Skip Tenczar hands us this just in time:
His base still suffers from delusion.
Many lies have painted that illusion
Of the heroic Donald,
False patriotism bottled,
On the 6th they drunk that infusion.
Part One: Major General Dennis Laich
1. The implications of the attack on the Capital last week
2. Trump's national security legacy
3. National unity (as advocated by some Republicans) can not be achieved without truth and accountability.
bio: Major General Dennis Laich, retired from the United States Army in 2006 after more than 35 years of service. His last assignment was commander of the 94th Regional Readiness Command at Fort Devens, Massachusetts, where he commanded all Army Reserve soldiers in the six New England states. For the last 14 consecutive years of his career, he served in command positions. He has served in Iraq, Kuwait, Germany, and the Netherlands and Honduras. He’s a graduate of the Army War College, the Command and General Staff College and the National Security Management Program. He’s also completed postgraduate studies in national and international security at Harvard University’s Kennedy School of Government. His military awards include the Defense Distinguished Service Medal, the Legion of Merit and the Meritorious Service Medal. He currently serves as the director of the Patriots program at Ohio Dominican University and is the author of the book, ‘Skin in the Game: Poor Kids and Patriots’. Major General Laich opposed the Iraq war while he was still in active service.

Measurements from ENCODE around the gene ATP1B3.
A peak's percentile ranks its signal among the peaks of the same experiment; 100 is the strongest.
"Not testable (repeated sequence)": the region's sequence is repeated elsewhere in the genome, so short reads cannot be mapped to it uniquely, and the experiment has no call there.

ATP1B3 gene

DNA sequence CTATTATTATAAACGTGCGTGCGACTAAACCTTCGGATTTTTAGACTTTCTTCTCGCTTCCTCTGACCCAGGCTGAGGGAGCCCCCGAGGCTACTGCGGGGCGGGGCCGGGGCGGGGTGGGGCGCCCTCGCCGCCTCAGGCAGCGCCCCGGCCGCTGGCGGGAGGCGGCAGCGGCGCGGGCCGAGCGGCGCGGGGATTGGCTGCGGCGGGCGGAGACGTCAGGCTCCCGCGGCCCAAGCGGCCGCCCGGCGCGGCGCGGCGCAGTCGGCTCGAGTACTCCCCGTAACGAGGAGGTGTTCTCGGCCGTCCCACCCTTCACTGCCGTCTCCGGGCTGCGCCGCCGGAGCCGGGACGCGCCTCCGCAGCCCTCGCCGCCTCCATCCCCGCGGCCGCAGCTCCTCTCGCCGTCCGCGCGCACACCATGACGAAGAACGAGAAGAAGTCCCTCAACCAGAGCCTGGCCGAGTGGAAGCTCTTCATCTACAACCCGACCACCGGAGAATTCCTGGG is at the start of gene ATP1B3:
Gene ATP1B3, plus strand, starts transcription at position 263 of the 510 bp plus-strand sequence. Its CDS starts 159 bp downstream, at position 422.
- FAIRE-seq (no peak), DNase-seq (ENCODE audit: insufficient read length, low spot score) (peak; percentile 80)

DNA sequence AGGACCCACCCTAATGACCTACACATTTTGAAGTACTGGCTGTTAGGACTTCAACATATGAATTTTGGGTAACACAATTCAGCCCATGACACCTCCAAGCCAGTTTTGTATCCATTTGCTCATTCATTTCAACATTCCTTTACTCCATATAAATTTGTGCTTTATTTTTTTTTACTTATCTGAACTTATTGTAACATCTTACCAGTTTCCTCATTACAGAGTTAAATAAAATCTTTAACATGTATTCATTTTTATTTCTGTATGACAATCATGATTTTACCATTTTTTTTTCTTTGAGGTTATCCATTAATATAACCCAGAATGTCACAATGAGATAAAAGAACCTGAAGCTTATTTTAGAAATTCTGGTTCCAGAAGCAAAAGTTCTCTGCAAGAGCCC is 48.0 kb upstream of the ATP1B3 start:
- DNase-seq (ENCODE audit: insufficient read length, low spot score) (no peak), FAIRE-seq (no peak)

other articles to consider:
There are many good reasons to return to having a draft. Including women and with no exceptions. This may not only reduce the number of wars that the US may engage in, and the length of those wars.
Part Two: Professor Jennifer Spindel
Jennifer Spindel is an assistant professor of political science at the University of New Hampshire. She received her Ph.D. from the University of Minnesota. Her research focuses on international security, foreign policy, alliances, and civil-military relations, and she is interested in how political actors signal their intentions and beliefs. Her current book project argues that states use arms transfers to send signals about their political alignment, even when the weapon does not affect the balance of power. The book draws on fieldwork she conducted at international weapons exhibitions, as well as documents she collected from U.S. national and presidential archives.
We discuss the problem of the infiltration of the armed services and law enforcement bodies, by the alt-right.